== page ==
In my excavation work,  I have found that the drift away in family therapy from family work to focus on viewing the family through a feminist lens has been strong and sustained.  In re-reading Salvador Minuchin’s book ‘Families and Family Therapy’ in its reprinted version, I note that the introduction makes reference to the way in which Minuchin was criticised by feminists for his lack of analysis of power structures and how he adapted his therapy because of this.  These themes. of adaptation of therapies and psychological theory, arises throughout my reading in this sphere, reminding me that through a feminist lens, children’s needs are seen as indivisible from women’s rights in theory and practice,  and this is a tightly sown seam which is clearly visible whenever we do this work.

If parental alienation is a deeply buried story of the branch lines of families which converge as one in the here and now and present to us the symptom of something wrong in the system, then feminism is one of the influences which have lead to the lack of interest and resolution for families so affected.  Far from the lack of interest being down to people who do this work and the lack of a workforce being due to those who do this work wanting to be seen as expert (as fervently espoused in one corner of the internet), I would argue that this lack of interest is down to the diversion of practitioners from assisting the family as it could and should be assisted, to viewing and treating the family as a dysfunctional unit in which power imbalance is invested in men due to a system of thinking called ‘patriarchy’ (itself a constructed analysis of psycho-socio-economic structures).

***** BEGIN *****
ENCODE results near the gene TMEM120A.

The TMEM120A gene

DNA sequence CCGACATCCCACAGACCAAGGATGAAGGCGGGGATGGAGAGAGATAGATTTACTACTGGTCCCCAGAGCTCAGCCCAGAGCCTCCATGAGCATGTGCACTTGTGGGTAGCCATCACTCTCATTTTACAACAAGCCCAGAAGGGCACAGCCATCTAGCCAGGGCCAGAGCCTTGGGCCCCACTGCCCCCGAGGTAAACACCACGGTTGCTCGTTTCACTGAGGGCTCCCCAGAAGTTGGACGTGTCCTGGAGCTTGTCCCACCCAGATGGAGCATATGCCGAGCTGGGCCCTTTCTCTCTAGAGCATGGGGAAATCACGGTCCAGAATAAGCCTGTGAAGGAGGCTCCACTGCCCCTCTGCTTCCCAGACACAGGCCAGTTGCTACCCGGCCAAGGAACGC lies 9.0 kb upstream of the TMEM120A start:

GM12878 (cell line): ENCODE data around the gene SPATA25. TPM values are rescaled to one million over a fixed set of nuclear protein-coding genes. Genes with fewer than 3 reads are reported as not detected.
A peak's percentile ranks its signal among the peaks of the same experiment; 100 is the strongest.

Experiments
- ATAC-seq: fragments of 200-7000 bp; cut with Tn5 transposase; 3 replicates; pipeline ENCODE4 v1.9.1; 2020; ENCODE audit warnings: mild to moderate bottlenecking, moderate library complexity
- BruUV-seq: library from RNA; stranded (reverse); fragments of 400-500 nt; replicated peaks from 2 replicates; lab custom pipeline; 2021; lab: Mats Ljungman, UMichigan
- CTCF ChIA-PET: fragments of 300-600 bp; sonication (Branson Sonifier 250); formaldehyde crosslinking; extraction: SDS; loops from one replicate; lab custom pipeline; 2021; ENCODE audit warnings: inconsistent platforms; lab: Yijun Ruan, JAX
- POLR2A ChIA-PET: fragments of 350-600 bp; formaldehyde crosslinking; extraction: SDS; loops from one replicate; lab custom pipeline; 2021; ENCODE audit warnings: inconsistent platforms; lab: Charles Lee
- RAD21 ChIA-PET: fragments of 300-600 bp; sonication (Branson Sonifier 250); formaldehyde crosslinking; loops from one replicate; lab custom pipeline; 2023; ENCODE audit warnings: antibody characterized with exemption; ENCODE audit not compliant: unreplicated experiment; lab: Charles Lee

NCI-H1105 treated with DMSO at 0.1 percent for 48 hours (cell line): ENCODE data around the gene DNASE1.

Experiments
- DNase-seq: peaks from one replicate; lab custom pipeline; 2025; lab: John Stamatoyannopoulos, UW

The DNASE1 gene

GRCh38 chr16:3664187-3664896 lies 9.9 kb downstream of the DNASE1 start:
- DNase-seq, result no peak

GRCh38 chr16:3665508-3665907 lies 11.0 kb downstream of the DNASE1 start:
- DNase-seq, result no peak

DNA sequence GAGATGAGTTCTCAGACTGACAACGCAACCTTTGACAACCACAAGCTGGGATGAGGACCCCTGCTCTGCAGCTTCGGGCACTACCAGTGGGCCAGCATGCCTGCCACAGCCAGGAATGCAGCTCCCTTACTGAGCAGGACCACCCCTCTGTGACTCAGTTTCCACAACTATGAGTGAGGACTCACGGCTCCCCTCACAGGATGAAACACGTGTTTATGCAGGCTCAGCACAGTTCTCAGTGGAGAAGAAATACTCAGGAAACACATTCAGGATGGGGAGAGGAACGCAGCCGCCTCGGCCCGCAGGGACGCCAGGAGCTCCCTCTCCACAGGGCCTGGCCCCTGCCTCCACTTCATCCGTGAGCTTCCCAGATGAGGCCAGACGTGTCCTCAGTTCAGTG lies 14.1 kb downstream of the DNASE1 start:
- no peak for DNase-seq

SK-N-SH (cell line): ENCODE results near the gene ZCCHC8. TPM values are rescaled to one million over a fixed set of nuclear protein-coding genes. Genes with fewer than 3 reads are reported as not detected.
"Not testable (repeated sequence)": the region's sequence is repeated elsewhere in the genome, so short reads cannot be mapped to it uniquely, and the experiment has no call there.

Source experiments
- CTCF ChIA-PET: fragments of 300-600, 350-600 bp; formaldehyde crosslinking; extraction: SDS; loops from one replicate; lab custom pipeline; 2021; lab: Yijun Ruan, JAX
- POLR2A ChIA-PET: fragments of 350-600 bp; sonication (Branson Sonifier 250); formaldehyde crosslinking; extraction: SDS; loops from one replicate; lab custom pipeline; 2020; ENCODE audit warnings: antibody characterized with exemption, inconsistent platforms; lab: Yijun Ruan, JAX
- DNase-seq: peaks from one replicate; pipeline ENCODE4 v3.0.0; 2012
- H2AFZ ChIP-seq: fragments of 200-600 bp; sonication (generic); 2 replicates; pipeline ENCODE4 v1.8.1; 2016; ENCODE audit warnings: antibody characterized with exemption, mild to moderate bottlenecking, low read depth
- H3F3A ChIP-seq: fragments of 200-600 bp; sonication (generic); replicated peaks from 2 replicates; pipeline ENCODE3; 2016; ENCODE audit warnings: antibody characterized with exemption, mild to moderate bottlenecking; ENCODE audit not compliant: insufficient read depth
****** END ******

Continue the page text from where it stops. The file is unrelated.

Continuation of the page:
If you view a child’s rejection through a feminist lens you will always see the child as being the vulnerable powerless victim of the parent with power who in a patriarchal analysis will always be the father.  Thus you will always ask the question ‘what has this man done to cause this child to reject him?’  Which is, of course, the most biased question one can possibly ask in a scenario where a child is using pathological splitting to defend themselves against extremely difficult dynamics.  And in being confronted by a child who is rejecting its mother, if you analyse through a feminist lens the first question will always be ‘how bad must this mother be for their child to reject them?’

In my archeological digging I am finding the layers of resistance to the underlying causes of parental alienation, the influences which cause practitioners to struggle in their understanding and the reasons why, for so long, this issue has lain buried beneath a manufactured belief that divorce and separation do not harm children.

The only world in which divorce and separation does not harm children is a feminist world, in which the rights of women usurp the needs of children and in which the false construction of power dynamics based upon a non existent thing called patriarchy, sustains and maintains that belief system.

In the real world, where men and women share power in different settings in different ways and where the needs of children as they cross the divorce and separation landscape require urgent attention, family focused therapy which draws upon all of those teachings from before feminism took us off down a blind alley into permanent coalitions between one parent and the children, and the cul-de-sac of state sponsored single parenthood, is a very necessary thing.